Most discouraging observation: On day one, folks stuck around to hear Steve Forbes pretty much until the end, even though he had little to share on the topic of HR strategy. In contrast, on day two, I’m told they left in droves soon after a panel of senior HR executives began to tackle some of the profession’s more pressing challenges. What gives?

Best performance by a ’70s band: Hall and Oates (so what if they were the only ’70s band to perform).

Most popular show giveaway: You guessed it, the iPad. (If you want to know what next year’s big giveaway will be, just check out Apple’s product pipeline.)

Longest line for a  ’70s celebrity on the expo floor: Attendees (mostly women) who were eager to meet and greet Erik Estrada (of CHiPs fame) at the Columbia Southern University booth. (Didn’t personally see, but was told he looks the same.)

Worst part about the venue: Overcast skies pretty much the entire time, with cooler than usual temps for San Diego.

Best part of the venue: It wasn’t 95-degree, 90-percent humidity New Orleans! (Remember last year?)

 

The Ambiguity of Employee Engagement

Most HR leaders would be quick to say that employee engagement is a good thing; far fewer would actually be able to definitively define it.

That’s because there seem to be a zillion definitions out there. But many employers and consultancies continue to attempt to measure it, nonetheless.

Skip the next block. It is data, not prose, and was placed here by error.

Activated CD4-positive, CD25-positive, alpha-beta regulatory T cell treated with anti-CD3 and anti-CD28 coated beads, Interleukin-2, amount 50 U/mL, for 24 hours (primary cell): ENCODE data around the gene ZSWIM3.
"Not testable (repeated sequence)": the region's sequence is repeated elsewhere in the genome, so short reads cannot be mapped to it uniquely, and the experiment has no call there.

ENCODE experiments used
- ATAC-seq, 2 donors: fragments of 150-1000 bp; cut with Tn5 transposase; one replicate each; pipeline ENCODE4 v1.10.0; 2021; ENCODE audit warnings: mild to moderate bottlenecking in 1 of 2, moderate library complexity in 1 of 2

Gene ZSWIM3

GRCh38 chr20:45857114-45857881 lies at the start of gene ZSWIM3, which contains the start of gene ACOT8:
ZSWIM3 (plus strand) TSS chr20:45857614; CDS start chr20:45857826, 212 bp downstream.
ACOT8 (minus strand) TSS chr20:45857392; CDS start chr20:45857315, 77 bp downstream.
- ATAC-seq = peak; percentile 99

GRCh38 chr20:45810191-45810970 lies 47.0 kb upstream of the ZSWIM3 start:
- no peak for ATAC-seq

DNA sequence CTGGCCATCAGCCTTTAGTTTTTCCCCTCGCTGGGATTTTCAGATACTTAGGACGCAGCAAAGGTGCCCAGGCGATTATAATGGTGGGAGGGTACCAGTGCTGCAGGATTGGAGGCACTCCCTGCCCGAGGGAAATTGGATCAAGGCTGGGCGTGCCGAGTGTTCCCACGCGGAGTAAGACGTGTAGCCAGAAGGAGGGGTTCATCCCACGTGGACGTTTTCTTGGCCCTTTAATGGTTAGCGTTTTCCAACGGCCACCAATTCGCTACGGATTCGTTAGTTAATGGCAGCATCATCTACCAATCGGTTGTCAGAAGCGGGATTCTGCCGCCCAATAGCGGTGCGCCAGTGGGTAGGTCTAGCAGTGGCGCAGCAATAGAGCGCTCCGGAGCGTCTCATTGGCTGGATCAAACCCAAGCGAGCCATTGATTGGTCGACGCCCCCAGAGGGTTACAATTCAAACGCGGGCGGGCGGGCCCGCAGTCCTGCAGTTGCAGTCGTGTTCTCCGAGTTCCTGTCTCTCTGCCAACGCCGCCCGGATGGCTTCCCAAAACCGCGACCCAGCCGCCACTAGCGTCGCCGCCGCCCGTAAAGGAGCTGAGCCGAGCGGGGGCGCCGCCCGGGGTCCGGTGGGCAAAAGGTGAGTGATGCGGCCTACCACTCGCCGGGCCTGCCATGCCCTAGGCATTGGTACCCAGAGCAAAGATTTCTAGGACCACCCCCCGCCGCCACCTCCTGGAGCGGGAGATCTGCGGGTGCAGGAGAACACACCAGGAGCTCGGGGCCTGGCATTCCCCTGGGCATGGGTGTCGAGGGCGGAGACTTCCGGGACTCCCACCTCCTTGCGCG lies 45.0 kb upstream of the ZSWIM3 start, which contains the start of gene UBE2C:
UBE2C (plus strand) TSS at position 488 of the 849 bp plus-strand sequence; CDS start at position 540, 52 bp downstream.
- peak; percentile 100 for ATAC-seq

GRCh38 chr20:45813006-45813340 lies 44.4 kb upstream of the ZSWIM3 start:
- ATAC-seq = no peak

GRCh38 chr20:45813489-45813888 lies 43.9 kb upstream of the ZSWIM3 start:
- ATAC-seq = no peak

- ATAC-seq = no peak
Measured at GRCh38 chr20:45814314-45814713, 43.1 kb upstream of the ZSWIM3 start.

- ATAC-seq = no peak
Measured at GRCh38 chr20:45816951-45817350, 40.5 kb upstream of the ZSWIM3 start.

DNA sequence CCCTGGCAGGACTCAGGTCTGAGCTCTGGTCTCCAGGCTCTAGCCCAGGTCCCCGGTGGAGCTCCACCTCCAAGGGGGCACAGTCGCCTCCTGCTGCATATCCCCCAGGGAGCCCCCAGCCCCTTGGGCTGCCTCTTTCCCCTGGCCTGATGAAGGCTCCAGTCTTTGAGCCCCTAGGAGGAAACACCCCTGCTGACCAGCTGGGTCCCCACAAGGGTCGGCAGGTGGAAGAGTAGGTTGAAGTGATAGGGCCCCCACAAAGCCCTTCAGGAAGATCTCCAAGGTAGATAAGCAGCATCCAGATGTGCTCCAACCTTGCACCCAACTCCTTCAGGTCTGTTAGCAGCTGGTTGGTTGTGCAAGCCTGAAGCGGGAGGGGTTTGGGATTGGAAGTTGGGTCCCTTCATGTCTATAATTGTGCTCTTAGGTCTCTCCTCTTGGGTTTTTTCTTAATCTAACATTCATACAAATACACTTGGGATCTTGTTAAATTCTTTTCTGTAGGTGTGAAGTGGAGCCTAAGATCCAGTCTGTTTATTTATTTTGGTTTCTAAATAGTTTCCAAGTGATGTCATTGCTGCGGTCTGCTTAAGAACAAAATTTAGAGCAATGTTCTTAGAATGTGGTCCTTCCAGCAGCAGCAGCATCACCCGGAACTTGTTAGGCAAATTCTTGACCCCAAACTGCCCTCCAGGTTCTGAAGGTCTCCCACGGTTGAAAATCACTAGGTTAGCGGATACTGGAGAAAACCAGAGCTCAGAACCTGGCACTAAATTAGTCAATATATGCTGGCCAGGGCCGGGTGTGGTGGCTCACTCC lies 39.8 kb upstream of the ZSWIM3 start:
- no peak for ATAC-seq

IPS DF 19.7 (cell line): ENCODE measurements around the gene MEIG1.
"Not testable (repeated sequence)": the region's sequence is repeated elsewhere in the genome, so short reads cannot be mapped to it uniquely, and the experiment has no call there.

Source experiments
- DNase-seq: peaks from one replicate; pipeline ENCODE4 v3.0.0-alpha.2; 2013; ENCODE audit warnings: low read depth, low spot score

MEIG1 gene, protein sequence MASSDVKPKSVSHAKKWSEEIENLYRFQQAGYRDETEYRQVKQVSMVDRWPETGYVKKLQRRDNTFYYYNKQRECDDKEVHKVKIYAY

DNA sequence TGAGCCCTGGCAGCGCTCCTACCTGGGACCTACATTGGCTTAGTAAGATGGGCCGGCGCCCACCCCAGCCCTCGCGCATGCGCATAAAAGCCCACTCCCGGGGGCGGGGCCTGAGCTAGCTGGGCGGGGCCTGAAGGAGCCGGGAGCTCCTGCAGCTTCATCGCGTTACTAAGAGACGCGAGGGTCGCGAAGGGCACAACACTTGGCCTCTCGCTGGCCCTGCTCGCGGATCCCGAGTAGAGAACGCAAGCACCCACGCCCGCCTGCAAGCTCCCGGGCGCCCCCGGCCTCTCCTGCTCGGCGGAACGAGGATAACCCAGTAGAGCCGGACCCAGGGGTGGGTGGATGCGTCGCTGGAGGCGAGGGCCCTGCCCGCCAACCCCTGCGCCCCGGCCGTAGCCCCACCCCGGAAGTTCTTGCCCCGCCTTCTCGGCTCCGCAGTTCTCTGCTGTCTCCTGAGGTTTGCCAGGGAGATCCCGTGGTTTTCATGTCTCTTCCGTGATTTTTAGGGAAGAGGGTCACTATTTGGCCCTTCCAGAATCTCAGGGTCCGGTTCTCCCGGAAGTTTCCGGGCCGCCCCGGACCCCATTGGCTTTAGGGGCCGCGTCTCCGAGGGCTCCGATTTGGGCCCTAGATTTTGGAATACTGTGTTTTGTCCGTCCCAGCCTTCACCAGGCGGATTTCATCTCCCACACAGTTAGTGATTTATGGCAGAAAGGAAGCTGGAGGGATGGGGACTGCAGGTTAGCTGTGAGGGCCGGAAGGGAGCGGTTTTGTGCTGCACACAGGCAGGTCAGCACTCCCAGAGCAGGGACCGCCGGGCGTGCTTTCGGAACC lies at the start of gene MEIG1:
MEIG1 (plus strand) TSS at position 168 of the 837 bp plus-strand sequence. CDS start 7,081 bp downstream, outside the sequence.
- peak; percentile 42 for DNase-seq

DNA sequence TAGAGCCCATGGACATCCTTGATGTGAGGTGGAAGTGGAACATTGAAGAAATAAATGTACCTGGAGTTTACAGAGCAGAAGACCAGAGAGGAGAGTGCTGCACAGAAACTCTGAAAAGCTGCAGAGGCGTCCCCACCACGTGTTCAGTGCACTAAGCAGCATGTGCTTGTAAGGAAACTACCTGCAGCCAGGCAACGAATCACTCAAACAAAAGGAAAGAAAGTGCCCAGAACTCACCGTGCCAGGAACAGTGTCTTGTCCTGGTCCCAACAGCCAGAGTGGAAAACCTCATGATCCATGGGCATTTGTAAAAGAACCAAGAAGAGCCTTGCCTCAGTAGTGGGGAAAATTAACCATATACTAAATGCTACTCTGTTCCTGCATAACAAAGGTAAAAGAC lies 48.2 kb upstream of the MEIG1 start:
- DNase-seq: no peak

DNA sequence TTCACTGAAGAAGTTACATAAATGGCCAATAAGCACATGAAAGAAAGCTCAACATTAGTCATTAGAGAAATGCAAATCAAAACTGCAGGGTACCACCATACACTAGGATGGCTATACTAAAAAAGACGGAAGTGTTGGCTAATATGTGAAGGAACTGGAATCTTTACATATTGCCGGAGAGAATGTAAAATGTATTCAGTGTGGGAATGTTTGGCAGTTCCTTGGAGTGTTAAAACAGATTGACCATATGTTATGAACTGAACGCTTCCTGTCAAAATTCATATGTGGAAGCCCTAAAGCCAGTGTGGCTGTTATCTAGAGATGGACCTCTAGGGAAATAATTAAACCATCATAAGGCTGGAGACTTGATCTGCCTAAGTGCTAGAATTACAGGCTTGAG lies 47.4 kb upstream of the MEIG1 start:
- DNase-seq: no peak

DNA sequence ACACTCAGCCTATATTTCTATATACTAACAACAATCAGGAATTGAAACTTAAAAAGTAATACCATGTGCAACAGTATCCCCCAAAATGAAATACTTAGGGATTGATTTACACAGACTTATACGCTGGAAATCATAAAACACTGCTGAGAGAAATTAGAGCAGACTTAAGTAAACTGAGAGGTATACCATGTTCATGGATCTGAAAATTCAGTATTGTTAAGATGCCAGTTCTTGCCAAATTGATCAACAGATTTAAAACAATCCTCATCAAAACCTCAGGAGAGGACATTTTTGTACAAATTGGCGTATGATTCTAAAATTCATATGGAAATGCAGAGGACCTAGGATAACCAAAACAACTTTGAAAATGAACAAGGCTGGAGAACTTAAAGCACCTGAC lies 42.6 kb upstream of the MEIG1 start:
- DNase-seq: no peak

Right Management is no different, but Douglas Sietsema, its talent management practice leader, (who I caught up with at the SHRM convention) mentions an interesting correlation.

One recent survey found that 65 percent of employees said their managers positively impacted their engagement, while 25 percent said managers had a negative impact and 10 percent said no impact.

What’s interesting, he notes, is that the numbers are pretty similar to another survey — this one measuring leadership.

In that survey, 60 percent said their companies provide some leadership, 22 percent said no leadership and 15 percent said consistent leadership.

“That’s where we started to see leadership, engagement — that correlation kind of thing.”

Leaders provide a sense of identity, of buy-in, he says.

“Leadership is what leads to engagement,” Sietsema says.

From Cradle to C-Suite

You can never get started too early when it comes to building the workforce of the future.

Certainly that premise is at the heart of SHRM’s decision to join a business coalition, managed by the Pew Center, to study later this year what steps employers should be taking to prepare the nation’s infants and toddlers so they’re able to lead tomorrow’s businesses. The initiative was mentioned during a press briefing held on the conference’s opening day.

“One of the things we’ve learned is that meeting the needs of the workforce of the future means meeting the developmental needs of children today,” explained Deb Cohen, chief knowledge officer of SHRM.